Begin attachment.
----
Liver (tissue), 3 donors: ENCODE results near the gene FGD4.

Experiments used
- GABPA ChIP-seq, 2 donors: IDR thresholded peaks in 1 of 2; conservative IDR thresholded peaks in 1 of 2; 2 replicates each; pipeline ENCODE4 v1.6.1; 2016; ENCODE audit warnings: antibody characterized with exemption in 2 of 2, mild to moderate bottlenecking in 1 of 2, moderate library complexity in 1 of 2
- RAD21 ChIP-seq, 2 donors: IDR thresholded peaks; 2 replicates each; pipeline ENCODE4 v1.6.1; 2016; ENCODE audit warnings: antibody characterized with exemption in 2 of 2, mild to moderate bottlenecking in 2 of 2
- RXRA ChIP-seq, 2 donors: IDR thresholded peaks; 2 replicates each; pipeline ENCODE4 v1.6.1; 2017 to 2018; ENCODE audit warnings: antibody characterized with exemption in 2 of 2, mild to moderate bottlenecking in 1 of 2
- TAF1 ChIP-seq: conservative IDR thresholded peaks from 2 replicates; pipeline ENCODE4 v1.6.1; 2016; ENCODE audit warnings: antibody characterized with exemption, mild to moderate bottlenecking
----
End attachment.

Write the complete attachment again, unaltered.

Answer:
Liver (tissue), 3 donors: ENCODE results near the gene FGD4.

Experiments used
- GABPA ChIP-seq, 2 donors: IDR thresholded peaks in 1 of 2; conservative IDR thresholded peaks in 1 of 2; 2 replicates each; pipeline ENCODE4 v1.6.1; 2016; ENCODE audit warnings: antibody characterized with exemption in 2 of 2, mild to moderate bottlenecking in 1 of 2, moderate library complexity in 1 of 2
- RAD21 ChIP-seq, 2 donors: IDR thresholded peaks; 2 replicates each; pipeline ENCODE4 v1.6.1; 2016; ENCODE audit warnings: antibody characterized with exemption in 2 of 2, mild to moderate bottlenecking in 2 of 2
- RXRA ChIP-seq, 2 donors: IDR thresholded peaks; 2 replicates each; pipeline ENCODE4 v1.6.1; 2017 to 2018; ENCODE audit warnings: antibody characterized with exemption in 2 of 2, mild to moderate bottlenecking in 1 of 2
- TAF1 ChIP-seq: conservative IDR thresholded peaks from 2 replicates; pipeline ENCODE4 v1.6.1; 2016; ENCODE audit warnings: antibody characterized with exemption, mild to moderate bottlenecking